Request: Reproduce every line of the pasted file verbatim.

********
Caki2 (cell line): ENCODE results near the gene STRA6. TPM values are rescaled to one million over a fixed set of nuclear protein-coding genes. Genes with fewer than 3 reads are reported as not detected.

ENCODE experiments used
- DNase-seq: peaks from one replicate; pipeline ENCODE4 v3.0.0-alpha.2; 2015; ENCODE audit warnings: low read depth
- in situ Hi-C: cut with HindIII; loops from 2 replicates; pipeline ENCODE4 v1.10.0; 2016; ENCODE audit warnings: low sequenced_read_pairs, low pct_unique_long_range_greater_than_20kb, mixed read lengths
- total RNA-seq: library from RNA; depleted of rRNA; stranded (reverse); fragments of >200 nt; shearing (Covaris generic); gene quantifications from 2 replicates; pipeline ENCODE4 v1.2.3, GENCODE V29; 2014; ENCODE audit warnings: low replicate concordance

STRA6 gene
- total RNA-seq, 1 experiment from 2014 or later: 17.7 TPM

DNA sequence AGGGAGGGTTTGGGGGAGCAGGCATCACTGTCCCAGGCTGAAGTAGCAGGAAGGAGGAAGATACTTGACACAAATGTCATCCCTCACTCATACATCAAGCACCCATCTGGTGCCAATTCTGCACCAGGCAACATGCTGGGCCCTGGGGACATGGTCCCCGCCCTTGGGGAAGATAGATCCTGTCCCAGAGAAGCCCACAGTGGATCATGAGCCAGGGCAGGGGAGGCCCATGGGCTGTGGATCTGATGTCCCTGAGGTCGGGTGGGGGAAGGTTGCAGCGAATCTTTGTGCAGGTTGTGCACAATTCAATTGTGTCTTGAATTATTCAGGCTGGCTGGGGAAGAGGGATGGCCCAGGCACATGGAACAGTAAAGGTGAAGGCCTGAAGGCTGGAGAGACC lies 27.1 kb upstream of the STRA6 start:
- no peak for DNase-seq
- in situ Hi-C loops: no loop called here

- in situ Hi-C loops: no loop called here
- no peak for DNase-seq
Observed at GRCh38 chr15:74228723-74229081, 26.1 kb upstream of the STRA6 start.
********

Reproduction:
Caki2 (cell line): ENCODE results near the gene STRA6. TPM values are rescaled to one million over a fixed set of nuclear protein-coding genes. Genes with fewer than 3 reads are reported as not detected.

ENCODE experiments used
- DNase-seq: peaks from one replicate; pipeline ENCODE4 v3.0.0-alpha.2; 2015; ENCODE audit warnings: low read depth
- in situ Hi-C: cut with HindIII; loops from 2 replicates; pipeline ENCODE4 v1.10.0; 2016; ENCODE audit warnings: low sequenced_read_pairs, low pct_unique_long_range_greater_than_20kb, mixed read lengths
- total RNA-seq: library from RNA; depleted of rRNA; stranded (reverse); fragments of >200 nt; shearing (Covaris generic); gene quantifications from 2 replicates; pipeline ENCODE4 v1.2.3, GENCODE V29; 2014; ENCODE audit warnings: low replicate concordance

STRA6 gene
- total RNA-seq, 1 experiment from 2014 or later: 17.7 TPM

DNA sequence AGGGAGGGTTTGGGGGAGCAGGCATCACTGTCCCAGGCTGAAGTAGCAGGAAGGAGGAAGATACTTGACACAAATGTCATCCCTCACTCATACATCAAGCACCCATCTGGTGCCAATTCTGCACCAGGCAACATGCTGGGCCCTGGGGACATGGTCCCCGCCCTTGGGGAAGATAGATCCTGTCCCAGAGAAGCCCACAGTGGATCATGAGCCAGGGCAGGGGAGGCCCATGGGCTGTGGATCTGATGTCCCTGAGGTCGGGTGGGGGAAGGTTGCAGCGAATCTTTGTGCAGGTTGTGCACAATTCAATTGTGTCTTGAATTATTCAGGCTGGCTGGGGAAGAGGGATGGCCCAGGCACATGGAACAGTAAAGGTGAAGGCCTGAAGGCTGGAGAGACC lies 27.1 kb upstream of the STRA6 start:
- no peak for DNase-seq
- in situ Hi-C loops: no loop called here

- in situ Hi-C loops: no loop called here
- no peak for DNase-seq
Observed at GRCh38 chr15:74228723-74229081, 26.1 kb upstream of the STRA6 start.